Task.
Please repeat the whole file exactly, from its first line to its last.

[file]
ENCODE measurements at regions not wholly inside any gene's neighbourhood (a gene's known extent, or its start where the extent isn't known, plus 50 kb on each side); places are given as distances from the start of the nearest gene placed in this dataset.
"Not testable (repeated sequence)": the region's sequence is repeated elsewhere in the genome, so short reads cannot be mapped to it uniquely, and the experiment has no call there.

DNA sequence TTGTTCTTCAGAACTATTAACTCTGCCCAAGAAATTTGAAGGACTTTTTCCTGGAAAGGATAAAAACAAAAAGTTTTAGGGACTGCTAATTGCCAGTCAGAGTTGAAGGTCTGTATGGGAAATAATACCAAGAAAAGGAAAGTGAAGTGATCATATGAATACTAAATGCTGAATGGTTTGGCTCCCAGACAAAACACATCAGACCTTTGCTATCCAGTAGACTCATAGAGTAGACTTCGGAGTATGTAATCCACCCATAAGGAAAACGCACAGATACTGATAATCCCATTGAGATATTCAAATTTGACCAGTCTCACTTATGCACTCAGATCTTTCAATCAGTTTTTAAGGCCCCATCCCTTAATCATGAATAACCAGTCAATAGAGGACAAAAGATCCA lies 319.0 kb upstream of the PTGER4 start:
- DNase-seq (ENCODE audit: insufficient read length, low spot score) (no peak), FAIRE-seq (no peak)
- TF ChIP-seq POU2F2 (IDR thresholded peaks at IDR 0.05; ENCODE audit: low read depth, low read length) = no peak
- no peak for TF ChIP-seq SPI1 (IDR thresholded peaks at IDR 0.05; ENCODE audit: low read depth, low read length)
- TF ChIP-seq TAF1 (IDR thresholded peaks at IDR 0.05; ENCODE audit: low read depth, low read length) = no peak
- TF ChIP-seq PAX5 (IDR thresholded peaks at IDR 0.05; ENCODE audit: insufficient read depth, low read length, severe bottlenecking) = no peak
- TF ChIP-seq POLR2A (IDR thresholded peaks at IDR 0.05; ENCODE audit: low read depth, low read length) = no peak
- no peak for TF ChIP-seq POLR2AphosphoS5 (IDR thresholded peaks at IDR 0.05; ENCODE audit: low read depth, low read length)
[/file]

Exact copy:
ENCODE measurements at regions not wholly inside any gene's neighbourhood (a gene's known extent, or its start where the extent isn't known, plus 50 kb on each side); places are given as distances from the start of the nearest gene placed in this dataset.
"Not testable (repeated sequence)": the region's sequence is repeated elsewhere in the genome, so short reads cannot be mapped to it uniquely, and the experiment has no call there.

DNA sequence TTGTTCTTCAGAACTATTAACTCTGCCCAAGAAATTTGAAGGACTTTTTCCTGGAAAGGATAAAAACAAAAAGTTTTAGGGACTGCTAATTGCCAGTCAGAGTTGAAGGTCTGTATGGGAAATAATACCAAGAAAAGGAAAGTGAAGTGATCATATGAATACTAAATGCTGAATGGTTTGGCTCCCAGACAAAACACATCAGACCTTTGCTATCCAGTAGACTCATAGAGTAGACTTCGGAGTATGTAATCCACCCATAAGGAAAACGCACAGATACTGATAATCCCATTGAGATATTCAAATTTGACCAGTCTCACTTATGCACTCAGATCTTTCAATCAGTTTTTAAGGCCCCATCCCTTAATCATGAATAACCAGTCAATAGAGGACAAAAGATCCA lies 319.0 kb upstream of the PTGER4 start:
- DNase-seq (ENCODE audit: insufficient read length, low spot score) (no peak), FAIRE-seq (no peak)
- TF ChIP-seq POU2F2 (IDR thresholded peaks at IDR 0.05; ENCODE audit: low read depth, low read length) = no peak
- no peak for TF ChIP-seq SPI1 (IDR thresholded peaks at IDR 0.05; ENCODE audit: low read depth, low read length)
- TF ChIP-seq TAF1 (IDR thresholded peaks at IDR 0.05; ENCODE audit: low read depth, low read length) = no peak
- TF ChIP-seq PAX5 (IDR thresholded peaks at IDR 0.05; ENCODE audit: insufficient read depth, low read length, severe bottlenecking) = no peak
- TF ChIP-seq POLR2A (IDR thresholded peaks at IDR 0.05; ENCODE audit: low read depth, low read length) = no peak
- no peak for TF ChIP-seq POLR2AphosphoS5 (IDR thresholded peaks at IDR 0.05; ENCODE audit: low read depth, low read length)